Nouriel Roubini and Stephen Mihm (2010), Crisis Economics, New York: Penguin Press.
tl;dr: The reasons given by Roubini and Mihm for the 2007-2010 crisis, culminating in their advice to create incentives for financial market actors to behave less recklessly, are insufficient. I argue that the heart of capitalism itself is identical to the mechanism leading to the crisis, and that, consequently, capitalism itself should be questioned as a result of the crisis.
The specific forms of economic crises known as asset bubbles, as Roubini and Mihm emphasize, have been born at the same time and in the same place as capitalism itself: the Netherlands in the seventeenth century (20). They are “white swans” (19), frequently occurring and structurally alike, though based on different assets, with different triggers and different outcomes. The damage they inflict on economies, people and countries is similar every time (15) – where it is not, or not as widespread, the damage is simply deferred to a later time (31, 156) Finally, their long-term consequences are frequently more disastrous than even the crisis itself (15, 305).
It is, no doubt, tempting – as well as partially true – to put blame where it seems to belong: towards “Wall Street’s unbridled lust for money [which] had wrecked the entire financial system” (31). This strategy is morally understandable and may conceivably be politically feasible – after all, it was the American Occupy Wall Street-movement that was able to trigger, at least for a short amount of time, a globally orchestrated protest against financial actors that seem to be structurally invincible because they are too big to fail (229). (The German version of Occupy Wall Street – the tents of which, at the time of writing this, still stand in front of the ECB building in Frankfurt am Main – drew conclusions from this which are, in my opinion, unfortunately much more dangerous a cure than the sickness could ever be – e.g., a return to the gold standard.)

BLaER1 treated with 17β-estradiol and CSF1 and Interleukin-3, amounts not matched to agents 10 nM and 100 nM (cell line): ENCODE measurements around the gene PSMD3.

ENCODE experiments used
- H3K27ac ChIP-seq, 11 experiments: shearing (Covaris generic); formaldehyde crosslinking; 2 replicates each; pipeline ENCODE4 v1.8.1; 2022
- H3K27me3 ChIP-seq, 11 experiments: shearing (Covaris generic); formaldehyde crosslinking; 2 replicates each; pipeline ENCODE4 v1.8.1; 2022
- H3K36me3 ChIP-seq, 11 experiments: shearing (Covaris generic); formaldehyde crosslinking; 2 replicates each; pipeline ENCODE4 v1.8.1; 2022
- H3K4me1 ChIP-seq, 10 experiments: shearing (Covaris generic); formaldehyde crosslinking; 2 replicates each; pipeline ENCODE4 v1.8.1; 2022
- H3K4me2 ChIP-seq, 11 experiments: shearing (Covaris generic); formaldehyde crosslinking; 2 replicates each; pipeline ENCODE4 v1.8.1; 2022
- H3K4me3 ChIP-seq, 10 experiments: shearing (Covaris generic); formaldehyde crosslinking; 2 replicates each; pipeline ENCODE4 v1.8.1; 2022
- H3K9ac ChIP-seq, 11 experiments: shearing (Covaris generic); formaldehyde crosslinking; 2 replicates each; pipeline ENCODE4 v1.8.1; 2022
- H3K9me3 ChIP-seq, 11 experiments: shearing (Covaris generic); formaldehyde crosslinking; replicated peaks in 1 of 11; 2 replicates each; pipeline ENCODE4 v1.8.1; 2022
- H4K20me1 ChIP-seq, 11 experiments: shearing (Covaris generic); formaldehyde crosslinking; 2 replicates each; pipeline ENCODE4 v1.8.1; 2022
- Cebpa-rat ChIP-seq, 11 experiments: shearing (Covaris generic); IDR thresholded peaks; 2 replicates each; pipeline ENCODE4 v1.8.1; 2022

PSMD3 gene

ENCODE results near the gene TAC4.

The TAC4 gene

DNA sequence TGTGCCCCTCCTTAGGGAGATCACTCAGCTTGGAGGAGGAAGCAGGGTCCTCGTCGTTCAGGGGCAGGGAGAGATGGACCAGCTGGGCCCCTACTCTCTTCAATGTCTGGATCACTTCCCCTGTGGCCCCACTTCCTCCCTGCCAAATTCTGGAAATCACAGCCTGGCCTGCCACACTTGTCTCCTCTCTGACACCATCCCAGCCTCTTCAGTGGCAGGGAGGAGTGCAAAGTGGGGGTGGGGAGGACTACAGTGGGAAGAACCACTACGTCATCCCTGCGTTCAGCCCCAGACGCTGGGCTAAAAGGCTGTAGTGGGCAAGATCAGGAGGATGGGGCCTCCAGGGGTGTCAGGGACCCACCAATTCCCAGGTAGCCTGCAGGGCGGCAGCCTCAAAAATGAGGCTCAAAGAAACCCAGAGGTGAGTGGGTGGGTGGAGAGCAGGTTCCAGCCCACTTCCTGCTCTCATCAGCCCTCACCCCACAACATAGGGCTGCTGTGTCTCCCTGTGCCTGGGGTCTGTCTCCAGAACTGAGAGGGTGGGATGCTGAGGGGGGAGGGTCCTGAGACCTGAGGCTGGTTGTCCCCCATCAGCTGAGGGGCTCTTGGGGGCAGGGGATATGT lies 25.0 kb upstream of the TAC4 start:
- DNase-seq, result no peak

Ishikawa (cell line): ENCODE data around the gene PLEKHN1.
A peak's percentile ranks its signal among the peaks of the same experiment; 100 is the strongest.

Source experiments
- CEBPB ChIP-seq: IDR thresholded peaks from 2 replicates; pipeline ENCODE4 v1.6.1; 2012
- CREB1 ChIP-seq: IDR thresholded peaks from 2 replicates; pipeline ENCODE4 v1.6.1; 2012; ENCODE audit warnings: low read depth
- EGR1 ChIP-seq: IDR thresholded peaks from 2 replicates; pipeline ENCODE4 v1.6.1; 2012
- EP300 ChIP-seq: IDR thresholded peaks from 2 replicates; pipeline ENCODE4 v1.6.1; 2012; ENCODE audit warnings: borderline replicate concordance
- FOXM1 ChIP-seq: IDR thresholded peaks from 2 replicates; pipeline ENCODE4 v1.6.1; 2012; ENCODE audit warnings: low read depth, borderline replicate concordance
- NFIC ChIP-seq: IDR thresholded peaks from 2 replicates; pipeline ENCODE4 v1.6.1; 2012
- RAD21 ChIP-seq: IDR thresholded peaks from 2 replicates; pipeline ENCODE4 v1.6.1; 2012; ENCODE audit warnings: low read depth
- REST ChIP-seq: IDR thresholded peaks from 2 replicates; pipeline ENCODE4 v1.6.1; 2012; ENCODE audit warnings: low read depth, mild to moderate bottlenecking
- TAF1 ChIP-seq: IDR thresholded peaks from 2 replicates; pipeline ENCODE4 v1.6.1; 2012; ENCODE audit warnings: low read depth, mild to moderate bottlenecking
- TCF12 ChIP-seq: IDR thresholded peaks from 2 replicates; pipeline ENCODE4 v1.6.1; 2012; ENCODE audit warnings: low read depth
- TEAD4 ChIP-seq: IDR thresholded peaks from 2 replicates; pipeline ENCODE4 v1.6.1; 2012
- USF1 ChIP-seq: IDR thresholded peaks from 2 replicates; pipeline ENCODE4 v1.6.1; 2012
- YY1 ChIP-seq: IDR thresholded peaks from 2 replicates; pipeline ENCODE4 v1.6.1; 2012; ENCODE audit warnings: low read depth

Roubini and Mihm are right, however, in pointing out the fallacy of such moral blame: “what made a difference [in the 2007 crisis as compared to earlier ones, S.E.] was not the magnitude of greed” (32). Rather, they outline three interconnected, but analytically distinct reasons for the magnitude and impact of the 2007-2009 crisis:
a) “new structures of incentives and compensation” (32), viz., the bonus system, separating payments to investment banking managers from the impact of their actions (187), as well as further moral hazard made possible by Federal Reserve policies (136);
b) a “particularly opaque and impenetrable” (32) financial system filled with assets unknown to even the actors themselves, leading to both panicked short-term selling activities crushing stock market values (19) and the following lack of liquidity based on banks’ fears of lending money to actors they
cannot be sure about (19, 97);
c) the world-wide simultaneous growth of unhealthy economic bubbles (overpriced financial assets) in more economies than just the United States’ (127), particularly sustained by central banks’ issuance of cheap money (e.g., by low interest rates following the 2001 events in the United States) between the so-called dotcom-bubble of 2000, and the housing crisis of 2007/2008 (268).
On a continuum of possible explanations – and hence policy recommendations – for an economic crisis, these fall almost completely on the side of structural reasons, inciting, but not determining the behavior of market actors. Thus, a moral question remains. The first reason, for example, namely structures of incentives, while politically attributable to a lack of oversight (in turn magnified by governmental structures  as well as financial actors’ influence in regulatory bodies ), creates an environment in which financial actors are encouraged or even forced to take excessive short-term risks – but there is still an option to remain on a more prudent course. (In Europe, the policies of banks like Santander or Germany’s Sparkassen may serve as cases in point.) One could thus be led to think that a moral problem like this can be solved by a different type of education, or other means of making actors more sensible to their environment.
Furthermore, one could thus be led to think – as Roubini and Mihm confidently assert at the very end of their policy recommendations (310) – that structural problems can be alleviated, if not contained completely. Thus, if incentive structures, oversight, and transparency issues could be sorted out, subsequent crises might, at least conceivably, be or lesser magnitude, and might have less disastrous consequences. Managing crises becomes, then, a question of global governance (261 sqq.), a question of negotiation and synchronization between political actors regulating financial actors.
It seems to me, however, that the decisive question – or challenge – such endeavours of global governance face, is more fundamental, and neither structural nor actor-based in the senses outlined above. Rather, it concerns an acceleration of the very movement which lies at the heart of capital itself, as it further approaches its perfected form in light-speed finance capital (120; cf. Castells 2010: XX). In other words, it seems to me that one must emphasize the co-originarity of capitalism and crisis more than Roubini and Mihm do.